And you understand why that is, don't you?

    The obvious and correct answer is it's because they don't have to work.

    You're right about the 20 years. This is a true story:

    I turned off Lateline, mid sentence in 2007. On tuning once during 2011, I saw the same faces, discussing the same topic, picking up the conversation where it left off mid sentence.

    BTW, that Mark Scott sure is a PC, Fairfax style dud.

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  23. The ABC is a sheltered workshop for useless leftist losers. Of course they're not going to leave.

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  24. Yea Gods!
    I would have thought any ABC site that opened its arms (Drum that rolled) for Robert Manne would NOT be a site any self respecting commentator would WANT to write for!

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  25. Professor,

    Far be it from me to criticise your work, but I did notice what I assume to be a spelling error in your statement "Virginia Jones-Holmes and all the other composite characters extruded by the national broadcaster's groupthink". I am sure you meant "excreted" rather than "extruded"

    I am actually going to swim against the tide here and offer a word of praise for Their ABC.

    The noted anti-jihadi campaigner, Robert Spencer, director of the JihadWatch organisation and author of ten books on Islam, was recently in Australia touring most capital cities and holding public meetings to discuss the threat to the western world from stealth jihad.

    In Brisbane, he was invited to speak on ABC radio, and, surprise, surprise, given a fair hearing.

    The interviewer, Steve Austin, asked pertinent questions, gave Robert time to answer, didn't belittle his guest, and didn't allow his own social and political views to distort the interview. It was one of the best, unbiased interviews I have heard on the ABC; so much so that I am now of the opinion that there is hope for that organisation yet.

    If it is of interest, the interview can be heard at:

    http://blogs.abc.net.au/queensland/2011/12/robert-spencer.html?site=brisbane&program=612_evenings

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  26. Anonymous banana bender: Steve Austin is the exception to the ABC rule. If his colleagues followed his example, the only objection to the ABC would be having to pay for it. When in Qld -- not as often as I would like -- I always think it would be nice to bring him home as a replacement for JOn Faine.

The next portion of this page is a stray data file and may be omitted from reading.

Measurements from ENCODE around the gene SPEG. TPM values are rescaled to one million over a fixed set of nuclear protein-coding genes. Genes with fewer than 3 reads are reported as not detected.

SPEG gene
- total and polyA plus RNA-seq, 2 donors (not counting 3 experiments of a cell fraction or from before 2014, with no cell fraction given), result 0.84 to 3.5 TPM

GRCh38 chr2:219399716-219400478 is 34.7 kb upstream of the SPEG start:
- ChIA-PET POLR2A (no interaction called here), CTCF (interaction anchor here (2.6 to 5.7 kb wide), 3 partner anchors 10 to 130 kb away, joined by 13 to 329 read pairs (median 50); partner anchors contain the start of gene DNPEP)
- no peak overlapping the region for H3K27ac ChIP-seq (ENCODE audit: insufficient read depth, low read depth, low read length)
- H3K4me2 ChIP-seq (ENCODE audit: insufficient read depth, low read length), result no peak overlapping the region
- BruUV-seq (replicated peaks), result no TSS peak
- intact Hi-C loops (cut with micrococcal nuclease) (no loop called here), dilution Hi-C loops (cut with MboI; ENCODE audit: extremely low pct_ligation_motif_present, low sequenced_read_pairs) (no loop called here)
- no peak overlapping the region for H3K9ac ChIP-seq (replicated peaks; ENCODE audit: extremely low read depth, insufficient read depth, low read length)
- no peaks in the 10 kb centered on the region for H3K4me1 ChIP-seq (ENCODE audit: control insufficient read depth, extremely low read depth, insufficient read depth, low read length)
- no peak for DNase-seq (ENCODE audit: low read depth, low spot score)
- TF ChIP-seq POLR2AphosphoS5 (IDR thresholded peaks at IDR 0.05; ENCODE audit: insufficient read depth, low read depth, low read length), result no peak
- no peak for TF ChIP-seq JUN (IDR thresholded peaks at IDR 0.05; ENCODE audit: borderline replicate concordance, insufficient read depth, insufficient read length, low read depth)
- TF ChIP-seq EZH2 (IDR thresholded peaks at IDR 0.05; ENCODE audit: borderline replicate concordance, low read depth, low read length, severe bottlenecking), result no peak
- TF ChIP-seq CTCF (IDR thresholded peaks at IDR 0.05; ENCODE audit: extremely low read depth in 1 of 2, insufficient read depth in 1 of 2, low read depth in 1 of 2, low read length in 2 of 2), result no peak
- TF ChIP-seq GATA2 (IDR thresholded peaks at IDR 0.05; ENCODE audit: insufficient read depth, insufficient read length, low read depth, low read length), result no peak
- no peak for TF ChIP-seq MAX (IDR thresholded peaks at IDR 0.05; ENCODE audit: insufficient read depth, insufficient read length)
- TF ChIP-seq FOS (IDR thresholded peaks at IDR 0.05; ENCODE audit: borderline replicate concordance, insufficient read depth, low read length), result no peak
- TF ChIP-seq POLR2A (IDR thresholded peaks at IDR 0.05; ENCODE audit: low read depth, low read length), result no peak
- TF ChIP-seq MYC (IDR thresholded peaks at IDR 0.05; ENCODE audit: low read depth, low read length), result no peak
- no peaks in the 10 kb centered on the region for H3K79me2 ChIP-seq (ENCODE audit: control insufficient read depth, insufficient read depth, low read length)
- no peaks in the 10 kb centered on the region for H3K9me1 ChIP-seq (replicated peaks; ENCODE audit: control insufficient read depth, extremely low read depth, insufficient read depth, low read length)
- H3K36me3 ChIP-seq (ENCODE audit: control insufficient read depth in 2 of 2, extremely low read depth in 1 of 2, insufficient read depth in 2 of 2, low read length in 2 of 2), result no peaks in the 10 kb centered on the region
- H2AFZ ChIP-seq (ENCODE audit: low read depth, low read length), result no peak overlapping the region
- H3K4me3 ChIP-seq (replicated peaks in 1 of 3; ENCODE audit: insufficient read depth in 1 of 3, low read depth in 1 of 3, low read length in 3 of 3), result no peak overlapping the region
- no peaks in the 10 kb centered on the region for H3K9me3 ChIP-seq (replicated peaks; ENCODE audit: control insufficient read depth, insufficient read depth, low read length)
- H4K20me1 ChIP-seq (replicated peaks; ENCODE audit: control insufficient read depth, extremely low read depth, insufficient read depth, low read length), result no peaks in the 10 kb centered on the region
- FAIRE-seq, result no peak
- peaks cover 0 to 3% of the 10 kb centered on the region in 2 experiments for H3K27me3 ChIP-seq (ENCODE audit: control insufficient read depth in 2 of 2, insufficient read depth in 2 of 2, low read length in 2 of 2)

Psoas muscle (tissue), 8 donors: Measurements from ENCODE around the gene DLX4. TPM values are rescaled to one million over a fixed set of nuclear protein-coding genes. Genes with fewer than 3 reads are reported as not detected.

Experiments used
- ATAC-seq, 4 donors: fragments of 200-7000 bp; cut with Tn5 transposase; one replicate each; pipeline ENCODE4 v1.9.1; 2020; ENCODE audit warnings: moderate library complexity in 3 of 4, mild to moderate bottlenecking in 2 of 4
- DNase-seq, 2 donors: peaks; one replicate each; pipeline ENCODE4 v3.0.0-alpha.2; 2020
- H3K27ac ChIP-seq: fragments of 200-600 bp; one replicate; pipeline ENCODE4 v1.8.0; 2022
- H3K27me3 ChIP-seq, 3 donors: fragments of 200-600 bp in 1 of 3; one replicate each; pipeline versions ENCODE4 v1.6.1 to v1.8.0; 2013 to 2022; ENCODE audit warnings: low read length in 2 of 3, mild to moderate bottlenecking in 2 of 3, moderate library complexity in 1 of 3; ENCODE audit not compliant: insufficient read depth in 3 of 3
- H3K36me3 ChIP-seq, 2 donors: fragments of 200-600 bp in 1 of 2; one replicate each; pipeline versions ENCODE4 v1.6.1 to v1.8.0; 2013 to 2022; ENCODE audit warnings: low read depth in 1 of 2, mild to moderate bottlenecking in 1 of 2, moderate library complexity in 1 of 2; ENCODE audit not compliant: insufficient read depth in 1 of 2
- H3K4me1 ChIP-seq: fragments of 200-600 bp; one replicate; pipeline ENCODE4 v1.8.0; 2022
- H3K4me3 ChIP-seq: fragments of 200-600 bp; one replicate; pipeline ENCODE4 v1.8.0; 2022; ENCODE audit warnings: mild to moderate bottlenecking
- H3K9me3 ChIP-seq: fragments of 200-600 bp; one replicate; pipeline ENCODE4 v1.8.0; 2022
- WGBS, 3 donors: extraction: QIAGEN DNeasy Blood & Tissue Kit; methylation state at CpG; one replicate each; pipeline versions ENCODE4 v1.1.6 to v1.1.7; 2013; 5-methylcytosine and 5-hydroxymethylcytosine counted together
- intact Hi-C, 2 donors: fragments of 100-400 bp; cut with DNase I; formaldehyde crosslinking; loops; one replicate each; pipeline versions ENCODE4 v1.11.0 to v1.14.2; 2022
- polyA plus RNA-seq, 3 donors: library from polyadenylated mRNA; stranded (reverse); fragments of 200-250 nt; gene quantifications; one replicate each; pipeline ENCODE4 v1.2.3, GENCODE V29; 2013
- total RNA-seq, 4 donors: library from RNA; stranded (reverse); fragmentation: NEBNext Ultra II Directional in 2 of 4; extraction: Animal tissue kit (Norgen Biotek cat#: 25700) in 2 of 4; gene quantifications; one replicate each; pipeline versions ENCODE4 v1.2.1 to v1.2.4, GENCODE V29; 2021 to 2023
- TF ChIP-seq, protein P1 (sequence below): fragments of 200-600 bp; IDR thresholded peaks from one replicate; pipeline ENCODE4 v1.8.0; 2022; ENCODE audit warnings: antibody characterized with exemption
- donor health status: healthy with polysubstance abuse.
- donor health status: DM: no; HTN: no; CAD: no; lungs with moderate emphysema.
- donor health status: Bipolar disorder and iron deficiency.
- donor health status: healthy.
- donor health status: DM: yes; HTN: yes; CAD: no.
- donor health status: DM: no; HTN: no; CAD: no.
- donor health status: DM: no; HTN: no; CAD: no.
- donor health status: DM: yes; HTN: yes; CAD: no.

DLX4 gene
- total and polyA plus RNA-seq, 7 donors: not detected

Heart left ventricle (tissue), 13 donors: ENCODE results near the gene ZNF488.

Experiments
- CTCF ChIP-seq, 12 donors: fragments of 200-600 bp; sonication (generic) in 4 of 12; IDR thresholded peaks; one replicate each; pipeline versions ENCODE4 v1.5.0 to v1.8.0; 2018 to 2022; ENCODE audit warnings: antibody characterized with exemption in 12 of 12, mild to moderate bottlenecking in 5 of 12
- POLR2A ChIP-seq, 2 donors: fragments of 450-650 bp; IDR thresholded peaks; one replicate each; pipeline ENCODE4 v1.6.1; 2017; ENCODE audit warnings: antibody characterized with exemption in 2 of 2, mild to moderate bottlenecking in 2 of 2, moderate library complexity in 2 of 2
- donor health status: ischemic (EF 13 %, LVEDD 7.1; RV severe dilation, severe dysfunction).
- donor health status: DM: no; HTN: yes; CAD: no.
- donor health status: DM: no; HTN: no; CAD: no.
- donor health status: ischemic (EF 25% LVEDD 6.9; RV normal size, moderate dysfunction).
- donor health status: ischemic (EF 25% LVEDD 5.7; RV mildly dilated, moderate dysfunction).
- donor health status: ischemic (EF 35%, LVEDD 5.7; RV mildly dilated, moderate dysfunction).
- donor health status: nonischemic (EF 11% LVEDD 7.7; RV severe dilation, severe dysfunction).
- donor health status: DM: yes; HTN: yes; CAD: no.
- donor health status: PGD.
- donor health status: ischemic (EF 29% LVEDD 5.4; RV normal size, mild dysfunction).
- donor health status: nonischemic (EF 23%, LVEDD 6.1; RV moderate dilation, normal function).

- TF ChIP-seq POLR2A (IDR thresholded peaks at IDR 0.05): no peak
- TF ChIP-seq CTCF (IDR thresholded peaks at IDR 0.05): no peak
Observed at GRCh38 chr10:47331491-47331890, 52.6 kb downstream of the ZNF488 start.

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  27. I think this is the wrong forum for someone like me, but the Austin example only reinforces the problem with the ABC.

    Sure it's balanced when Jihad is the topic, understandably. But if instead it were a discussion involving the interests of, let's call them traditional Australians , the ABC would consistently undermine those interests.

    It ALWAYS supports an establishment position on broader global issues -- that's actually it's raison d'ĂȘtre. There's nothing new here.

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  28. To anyone foolish enough to Uncle Tom at the D(r)um(b), just remember that by appearing there, you are associating with them, and supporting them. Allow me to share one of my favourite quotes.


    "In the SS, one met a better class of people."

    - SS Officer Walther Schellenberg

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  29. Professor,

    This "anonymous banana bender" actually lives further to the west. I live up in the hills over Perth where I have a wonderful view over the Indian Ocean all the way to Madagascar and the Seychelles (or Rottnest Island at least).

    My praise for Steve Austin comes not only for the unbiased nature of his interview with Robert Spencer, but also because of the absence of other television and radio interviews by the self proclaimed, breast beating "champions of free speech" in Australia.

    Apart from a short interview on 2GB in Sydney, they were completely mute.

    Here we had a real champion of free speech, an author of ten very revealing books on Islam (including two New York Times best-sellers), the director of one of the world's most frequently visited blogs, a man with a multi-million dollar bounty on his head from AQ, a man who now must travel everywhere with bodyguards, and what did these "champions of free speech" in Australia do?

    Nothing, zilch, zero.

    Hypocrisy abounds.

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  30. Sell the ABC and use the proceeds to pay down the national debt which is currently running at $221 Billion dollars and increasing at about $2 Billion per week.
    This will teach the Left that actions have consequences.

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  31. Thanks for your kind words. You shouldn't discount the intense satisfaction one gets from taunting lefties - even from within the belly of the beast. They have no sanctuary.

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  32. I am so on board with that fine idea Winston 'Actions have consequences' - Please let it be so.